Blog Posts

Mayo Clinic's social media journey began in 2005, after a team retreat at which a guest speaker described some varieties of what we then called "new media." One that seemed particularly interesting and relevant to us was podcasting, which is a way of enabling consumers to subscribe to a series of related audio or video files. As we discussed creating podcasts, it was hard to justify using a lot of resources for something that seemed so speculative. At the time, August 2005, podcasting had really only been done seriously for about 11 months. But Apple had just added a podcast directory to what was then called the iTunes Music Store, and so it seemed likely to become a more mainstream activity. In order to try podcasting, we had to solve two problems: Creating some audio content in the form of mp3 files, and Creating an RSS feed that would enable consumers to subscribe. For Mayo Clinic, the first problem was solved fairly easily: we already had some mp3 files on our Web site, from our daily radio program called Mayo Clinic Medical Edge. The second part, creating the RSS feed, was more complicated, but a programmer on our team said she thought she could figure it out. That's where the title of this post comes in, or as some would put it, "It's better to ask for forgiveness instead of permission." In early September 2005 my programmer colleague, Mindi, finished writing a little routine to create RSS feeds, and we used it to quietly list the Mayo Clinic Medical Edge radio podcast in iTunes. It was partly an experiment just to see if we could make it work, and for a couple of weeks we more or less forgot about it. But in late September, this happened:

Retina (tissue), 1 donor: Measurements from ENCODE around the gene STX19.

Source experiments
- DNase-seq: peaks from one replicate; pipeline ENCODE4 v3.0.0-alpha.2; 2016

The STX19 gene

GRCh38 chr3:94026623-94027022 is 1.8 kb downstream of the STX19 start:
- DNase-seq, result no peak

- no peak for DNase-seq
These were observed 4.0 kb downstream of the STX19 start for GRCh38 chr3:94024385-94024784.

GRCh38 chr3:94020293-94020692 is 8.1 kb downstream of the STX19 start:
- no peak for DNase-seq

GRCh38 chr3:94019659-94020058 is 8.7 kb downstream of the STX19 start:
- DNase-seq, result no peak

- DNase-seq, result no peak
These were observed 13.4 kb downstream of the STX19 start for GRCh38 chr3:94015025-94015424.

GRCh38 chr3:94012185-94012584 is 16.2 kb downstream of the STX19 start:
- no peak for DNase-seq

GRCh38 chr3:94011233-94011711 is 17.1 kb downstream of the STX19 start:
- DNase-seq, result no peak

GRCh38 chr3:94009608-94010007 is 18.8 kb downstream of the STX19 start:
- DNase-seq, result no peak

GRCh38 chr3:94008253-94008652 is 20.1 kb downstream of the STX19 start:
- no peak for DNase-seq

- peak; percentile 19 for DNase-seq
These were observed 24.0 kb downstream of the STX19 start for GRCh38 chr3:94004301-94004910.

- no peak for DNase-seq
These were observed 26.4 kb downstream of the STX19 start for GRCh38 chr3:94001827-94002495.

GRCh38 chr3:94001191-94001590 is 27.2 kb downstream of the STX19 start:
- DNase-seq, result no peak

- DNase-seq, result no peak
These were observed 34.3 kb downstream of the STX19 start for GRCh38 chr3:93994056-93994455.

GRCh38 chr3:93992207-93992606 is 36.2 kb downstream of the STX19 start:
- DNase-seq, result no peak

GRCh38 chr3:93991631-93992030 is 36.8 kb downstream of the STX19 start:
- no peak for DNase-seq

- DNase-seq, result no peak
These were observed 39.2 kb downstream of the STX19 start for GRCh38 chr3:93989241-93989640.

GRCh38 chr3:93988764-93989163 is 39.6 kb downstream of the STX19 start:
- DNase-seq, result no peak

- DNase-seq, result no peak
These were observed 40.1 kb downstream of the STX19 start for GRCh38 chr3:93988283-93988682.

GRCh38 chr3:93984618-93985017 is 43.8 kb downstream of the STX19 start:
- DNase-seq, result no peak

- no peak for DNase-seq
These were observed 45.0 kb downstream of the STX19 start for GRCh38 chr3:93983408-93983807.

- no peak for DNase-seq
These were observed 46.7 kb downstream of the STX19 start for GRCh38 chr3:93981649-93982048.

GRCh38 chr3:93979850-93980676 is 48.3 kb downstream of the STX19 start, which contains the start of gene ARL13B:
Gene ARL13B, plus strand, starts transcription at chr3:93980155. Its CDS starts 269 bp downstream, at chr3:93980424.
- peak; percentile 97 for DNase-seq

By Lee Aase • July 24, 2010